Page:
They both have no sharps or flats but the two keys couldn't sound more different. Major keys are bright and uplifting while minor keys are sad and depressing. "Samson" has the dark richness of a minor key with the light cadences of a major key; the choice of B Major (coupled, of course, with Spektor's amazing voice) makes the song truly beautiful.

  • Calling Card

    In case you haven't heard of Regina Spektor yet—and we say yet because she's a star on the rise and we think that if you haven't already heard of her, you soon will—we're going to give you just a bit of background. She's a Russian-born American Jew whose family immigrated to New York City when she was nine, during the period of Perestroika to escape persecution from the Soviets. She trained classically in the piano, extensively studied the Jewish Scriptures, listened to all kinds of music from the Beatles to Radiohead, and is very well-read in literature and poetry, so her songs are always rich in meaning and allusions.

    She has said in many interviews that the songs she writes aren't autobiographical, but rather tell the stories and lives of others, since she believes that theirs are more interesting than her own: "I think that it's more exciting to use my imagination or explore other people's lives rather than sit there and write about my own rather limited life," she said. "It's much more gratifying to me."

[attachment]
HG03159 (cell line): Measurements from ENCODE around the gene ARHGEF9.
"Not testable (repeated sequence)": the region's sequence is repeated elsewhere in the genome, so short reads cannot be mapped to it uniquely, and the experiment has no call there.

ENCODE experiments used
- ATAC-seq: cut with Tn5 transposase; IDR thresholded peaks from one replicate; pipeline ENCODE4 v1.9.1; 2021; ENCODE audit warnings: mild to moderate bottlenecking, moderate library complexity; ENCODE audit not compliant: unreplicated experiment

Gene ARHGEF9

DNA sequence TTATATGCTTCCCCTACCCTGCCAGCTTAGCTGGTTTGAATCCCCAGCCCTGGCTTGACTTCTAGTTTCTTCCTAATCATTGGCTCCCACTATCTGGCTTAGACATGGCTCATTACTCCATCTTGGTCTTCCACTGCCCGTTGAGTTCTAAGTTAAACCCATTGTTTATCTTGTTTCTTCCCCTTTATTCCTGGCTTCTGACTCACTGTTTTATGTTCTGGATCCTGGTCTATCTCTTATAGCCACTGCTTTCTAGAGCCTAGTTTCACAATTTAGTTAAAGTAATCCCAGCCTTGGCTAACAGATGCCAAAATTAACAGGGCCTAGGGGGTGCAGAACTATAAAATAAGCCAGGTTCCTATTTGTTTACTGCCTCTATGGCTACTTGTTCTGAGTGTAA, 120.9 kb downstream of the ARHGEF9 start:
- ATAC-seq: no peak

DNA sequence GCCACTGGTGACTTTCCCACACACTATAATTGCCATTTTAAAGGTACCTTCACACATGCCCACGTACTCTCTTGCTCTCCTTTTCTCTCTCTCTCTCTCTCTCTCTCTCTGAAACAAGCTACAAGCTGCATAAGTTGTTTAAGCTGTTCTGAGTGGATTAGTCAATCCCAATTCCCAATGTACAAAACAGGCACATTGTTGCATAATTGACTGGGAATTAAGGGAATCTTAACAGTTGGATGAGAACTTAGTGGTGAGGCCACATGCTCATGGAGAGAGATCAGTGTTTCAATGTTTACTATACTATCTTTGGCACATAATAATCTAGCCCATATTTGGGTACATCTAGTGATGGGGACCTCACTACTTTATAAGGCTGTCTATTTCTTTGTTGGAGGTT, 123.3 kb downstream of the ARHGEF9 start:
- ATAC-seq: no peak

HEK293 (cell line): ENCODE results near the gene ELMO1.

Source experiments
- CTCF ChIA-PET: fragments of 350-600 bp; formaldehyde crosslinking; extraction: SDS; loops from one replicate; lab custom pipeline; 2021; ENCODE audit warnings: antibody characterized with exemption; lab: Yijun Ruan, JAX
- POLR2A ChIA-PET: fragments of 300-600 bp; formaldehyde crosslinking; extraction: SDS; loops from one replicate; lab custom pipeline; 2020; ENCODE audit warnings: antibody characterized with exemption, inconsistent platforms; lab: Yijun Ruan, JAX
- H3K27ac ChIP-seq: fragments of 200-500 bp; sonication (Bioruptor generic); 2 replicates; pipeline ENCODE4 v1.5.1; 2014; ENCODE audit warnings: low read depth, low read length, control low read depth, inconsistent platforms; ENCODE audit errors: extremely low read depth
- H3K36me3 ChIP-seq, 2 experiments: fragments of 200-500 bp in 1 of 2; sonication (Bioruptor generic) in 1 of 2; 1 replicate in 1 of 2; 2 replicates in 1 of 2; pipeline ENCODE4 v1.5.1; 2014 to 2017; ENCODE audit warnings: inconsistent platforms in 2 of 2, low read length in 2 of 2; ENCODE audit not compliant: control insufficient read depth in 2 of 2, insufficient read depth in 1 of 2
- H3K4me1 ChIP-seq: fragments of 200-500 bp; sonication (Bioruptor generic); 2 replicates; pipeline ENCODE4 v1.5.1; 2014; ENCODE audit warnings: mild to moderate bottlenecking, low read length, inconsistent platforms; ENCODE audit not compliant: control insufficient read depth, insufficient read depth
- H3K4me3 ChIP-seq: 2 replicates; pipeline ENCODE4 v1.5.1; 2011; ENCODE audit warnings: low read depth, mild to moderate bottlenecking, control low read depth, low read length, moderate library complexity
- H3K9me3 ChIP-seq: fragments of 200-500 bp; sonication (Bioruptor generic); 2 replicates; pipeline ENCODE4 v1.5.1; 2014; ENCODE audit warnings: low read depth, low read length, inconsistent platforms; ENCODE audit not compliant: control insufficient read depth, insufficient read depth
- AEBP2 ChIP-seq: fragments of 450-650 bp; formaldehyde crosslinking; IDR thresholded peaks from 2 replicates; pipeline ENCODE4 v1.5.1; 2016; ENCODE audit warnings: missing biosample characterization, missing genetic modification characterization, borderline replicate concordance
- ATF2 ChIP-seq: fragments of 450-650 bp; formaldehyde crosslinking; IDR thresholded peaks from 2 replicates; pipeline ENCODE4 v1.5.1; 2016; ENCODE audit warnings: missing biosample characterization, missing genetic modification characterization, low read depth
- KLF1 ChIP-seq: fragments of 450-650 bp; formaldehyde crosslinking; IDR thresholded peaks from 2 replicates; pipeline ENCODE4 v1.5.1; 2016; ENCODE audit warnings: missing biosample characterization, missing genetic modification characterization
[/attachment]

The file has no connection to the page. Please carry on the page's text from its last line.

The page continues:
In an unintentionally hilarious YouTube interview (the woman who interviews her just might be on drugs and tries without much success to imitate Regina's distinctive speaking style) Spektor says, "I work a lot, I read a lot, take in a lot of art, work some more, then I come home and stay up all kinds of late hours and write songs." She refuses to say that any of her albums have a "point" or a common theme, calling them a "bunch of randomness." She was discovered by a guy who heard her playing around New York and told his producer friend "there's this girl who bangs on a chair with a stick and plays the piano with her left hand" and the rest is history (or herstory).

    When asked what advice she would give to people who want to "break into the music biz," Regina laughs and says, "don't write songs if all you want to do is be successful… the industry rises and falls like empires." She compares her song-writing process to an earthworm pooping out dirt as it goes along. Her completed songs, to her, are the "by-product" of her existence; "baby Frankensteins" that, once they're written, need to be shared with other people because music is meant to be heard.